My lack of sense of direction came to the fore again yesterday, when I went to Fremantle Children’s Literature Centre for a one-on-one session with a published Young Adult author. The Centre is housed inside the high walls of what used to be Fremantle Prison. I knew where that was well enough (and before you think it, no, I was never an inmate), so I arrived in plenty of time and parked up the hill. On the walk down, I crossed over into the shade, thinking that I’d be sure to see any sign for the Centre, even from across the road.
At the bottom of the road, I was stumped. It was on this road. I had the map. But here I was at the end of the road and no sign of it. So I asked a postman. Postmen deliver envelopes with addresses on. They must know where things are, right? Wrong. He sent me up a flight of steps and along the road to the south. I passed the Chaplain’s office, the gates of the Prison Museum and finally came to a sign forbidding me to go any further. So I went into the Prison and asked there. Sure enough, I’d passed the Centre at the top of the hill, only a hundred metres from where I'd parked.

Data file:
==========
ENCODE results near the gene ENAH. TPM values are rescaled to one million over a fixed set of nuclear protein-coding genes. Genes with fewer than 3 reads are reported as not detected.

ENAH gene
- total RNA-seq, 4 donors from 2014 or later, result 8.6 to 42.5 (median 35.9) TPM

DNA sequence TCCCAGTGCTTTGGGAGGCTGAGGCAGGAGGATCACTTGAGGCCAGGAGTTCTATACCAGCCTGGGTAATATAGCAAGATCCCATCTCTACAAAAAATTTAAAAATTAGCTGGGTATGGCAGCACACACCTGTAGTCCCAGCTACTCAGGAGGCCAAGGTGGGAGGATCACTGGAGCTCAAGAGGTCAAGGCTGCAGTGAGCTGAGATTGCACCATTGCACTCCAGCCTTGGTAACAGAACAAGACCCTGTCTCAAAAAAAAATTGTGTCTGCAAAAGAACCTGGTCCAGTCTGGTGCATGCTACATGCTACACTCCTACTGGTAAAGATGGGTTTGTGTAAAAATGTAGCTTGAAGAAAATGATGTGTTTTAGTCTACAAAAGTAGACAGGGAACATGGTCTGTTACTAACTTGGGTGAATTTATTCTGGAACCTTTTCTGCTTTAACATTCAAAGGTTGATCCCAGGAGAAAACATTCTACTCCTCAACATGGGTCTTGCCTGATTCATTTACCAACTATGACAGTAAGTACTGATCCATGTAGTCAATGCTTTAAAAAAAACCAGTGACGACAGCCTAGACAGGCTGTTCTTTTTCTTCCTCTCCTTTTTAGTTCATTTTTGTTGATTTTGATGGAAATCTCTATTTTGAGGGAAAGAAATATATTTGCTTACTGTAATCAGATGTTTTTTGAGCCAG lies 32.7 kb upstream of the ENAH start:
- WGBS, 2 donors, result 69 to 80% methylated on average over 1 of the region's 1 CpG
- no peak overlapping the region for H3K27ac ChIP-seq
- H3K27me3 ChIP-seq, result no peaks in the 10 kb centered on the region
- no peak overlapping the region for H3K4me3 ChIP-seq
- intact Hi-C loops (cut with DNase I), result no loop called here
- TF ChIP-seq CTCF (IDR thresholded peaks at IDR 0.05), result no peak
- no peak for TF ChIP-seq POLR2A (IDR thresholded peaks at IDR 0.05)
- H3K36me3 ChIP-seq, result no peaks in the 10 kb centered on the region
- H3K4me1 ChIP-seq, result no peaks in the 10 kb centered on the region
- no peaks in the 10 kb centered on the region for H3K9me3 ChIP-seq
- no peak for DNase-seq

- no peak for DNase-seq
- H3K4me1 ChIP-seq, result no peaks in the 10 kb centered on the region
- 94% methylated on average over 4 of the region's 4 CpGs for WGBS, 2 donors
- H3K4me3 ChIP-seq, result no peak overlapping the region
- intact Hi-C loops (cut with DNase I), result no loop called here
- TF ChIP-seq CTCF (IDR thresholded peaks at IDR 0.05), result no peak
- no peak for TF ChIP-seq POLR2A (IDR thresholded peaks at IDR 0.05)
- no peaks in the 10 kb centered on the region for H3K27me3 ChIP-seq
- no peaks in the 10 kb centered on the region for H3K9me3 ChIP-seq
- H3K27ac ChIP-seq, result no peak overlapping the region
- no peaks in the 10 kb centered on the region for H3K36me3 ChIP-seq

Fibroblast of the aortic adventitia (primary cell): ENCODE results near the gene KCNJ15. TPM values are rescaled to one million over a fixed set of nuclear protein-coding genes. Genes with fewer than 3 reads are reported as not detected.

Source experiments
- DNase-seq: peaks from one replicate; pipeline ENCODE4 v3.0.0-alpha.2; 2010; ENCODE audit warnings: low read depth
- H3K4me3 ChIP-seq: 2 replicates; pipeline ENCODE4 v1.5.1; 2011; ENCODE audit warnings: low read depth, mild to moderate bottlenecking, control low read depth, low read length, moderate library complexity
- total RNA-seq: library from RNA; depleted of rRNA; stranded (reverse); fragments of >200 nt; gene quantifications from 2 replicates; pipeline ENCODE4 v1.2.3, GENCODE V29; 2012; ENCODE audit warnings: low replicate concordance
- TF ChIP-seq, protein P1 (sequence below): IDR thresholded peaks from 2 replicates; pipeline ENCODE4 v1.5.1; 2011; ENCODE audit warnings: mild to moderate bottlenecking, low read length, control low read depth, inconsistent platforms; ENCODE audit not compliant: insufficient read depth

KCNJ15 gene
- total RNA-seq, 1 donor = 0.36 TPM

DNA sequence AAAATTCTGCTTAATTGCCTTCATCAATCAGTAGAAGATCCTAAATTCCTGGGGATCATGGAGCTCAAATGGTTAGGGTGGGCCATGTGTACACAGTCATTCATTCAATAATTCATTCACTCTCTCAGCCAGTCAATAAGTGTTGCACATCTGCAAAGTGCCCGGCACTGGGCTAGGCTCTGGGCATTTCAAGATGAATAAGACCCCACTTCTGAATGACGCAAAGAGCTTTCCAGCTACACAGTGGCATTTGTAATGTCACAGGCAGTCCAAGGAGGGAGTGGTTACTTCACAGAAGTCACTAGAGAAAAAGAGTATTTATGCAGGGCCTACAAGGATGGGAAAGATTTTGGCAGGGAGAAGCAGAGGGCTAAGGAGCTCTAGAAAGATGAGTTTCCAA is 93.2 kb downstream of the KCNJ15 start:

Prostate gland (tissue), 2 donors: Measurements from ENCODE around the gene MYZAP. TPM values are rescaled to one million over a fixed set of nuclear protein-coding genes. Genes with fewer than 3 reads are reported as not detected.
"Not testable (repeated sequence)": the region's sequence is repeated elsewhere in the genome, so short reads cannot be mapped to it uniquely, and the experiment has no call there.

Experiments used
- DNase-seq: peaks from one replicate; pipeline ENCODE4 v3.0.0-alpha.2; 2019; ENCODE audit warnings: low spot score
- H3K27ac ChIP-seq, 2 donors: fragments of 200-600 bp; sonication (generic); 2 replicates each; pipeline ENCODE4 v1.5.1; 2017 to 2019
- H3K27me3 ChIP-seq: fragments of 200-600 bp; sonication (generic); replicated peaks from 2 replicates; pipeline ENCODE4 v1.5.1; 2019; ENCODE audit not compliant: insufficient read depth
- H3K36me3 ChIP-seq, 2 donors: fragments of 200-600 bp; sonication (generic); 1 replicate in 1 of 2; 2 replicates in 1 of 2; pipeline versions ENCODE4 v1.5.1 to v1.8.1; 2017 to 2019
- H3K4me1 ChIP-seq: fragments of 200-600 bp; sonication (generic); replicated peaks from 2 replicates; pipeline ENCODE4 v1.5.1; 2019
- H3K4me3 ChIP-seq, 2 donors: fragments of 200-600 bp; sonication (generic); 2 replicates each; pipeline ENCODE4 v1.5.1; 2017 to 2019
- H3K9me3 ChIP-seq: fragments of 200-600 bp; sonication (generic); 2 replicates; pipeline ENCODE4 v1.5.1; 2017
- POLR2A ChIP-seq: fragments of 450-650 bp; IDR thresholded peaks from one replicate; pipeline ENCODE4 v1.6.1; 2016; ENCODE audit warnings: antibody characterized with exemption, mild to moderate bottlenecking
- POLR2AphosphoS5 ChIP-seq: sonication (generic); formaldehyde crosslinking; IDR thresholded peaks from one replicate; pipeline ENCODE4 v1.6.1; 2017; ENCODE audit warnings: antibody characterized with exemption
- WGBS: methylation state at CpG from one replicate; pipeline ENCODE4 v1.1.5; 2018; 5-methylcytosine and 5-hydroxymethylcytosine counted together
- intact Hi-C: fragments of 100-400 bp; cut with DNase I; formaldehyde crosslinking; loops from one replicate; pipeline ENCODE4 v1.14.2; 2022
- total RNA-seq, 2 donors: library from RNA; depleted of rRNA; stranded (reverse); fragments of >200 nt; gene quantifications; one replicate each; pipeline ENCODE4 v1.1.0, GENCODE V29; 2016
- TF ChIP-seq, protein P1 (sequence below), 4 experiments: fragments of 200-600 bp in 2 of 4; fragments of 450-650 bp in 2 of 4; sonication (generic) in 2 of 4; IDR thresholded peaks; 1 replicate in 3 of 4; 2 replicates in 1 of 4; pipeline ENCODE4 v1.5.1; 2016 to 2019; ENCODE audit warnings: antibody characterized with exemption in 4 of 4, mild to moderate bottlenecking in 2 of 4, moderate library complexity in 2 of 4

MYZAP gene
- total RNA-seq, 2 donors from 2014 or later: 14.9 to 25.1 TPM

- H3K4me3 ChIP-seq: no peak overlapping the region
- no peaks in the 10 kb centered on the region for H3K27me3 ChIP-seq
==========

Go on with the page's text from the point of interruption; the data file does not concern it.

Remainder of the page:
I trudged back up the road, cursing the heat and useless postmen. When I found the Centre at last, I wasn’t surprised that I’d missed it. There was a wooden door, locked and barred and a six inch square sign above an intercom. I had to announce myself before I was let in. What an exciting way for kids to enter a place like that!
I’m glad to report that the search was well worth it. The author, a lovely lady who has eight teenage books in print, had read the first chapter of my YA fantasy beforehand and absolutely covered it in red pen. I must admit, that was a bit daunting, but she ever-so-gently took me through it, like a nurse treating wounds. She wasn’t effusive about that first chapter, but she liked it well enough, felt it had promise, and her suggestions were excellent. Then she asked me to tell her the rest of the story. I’ve never done that verbally before and felt as if I was gabbling, but she was very encouraging. I came away knowing that I had a lot of work to do, but feeling that it might just be worth it. Definitely an hour well spent (or five hours well spent if you count the trip there and back).
And I even managed to get back to the car without getting lost!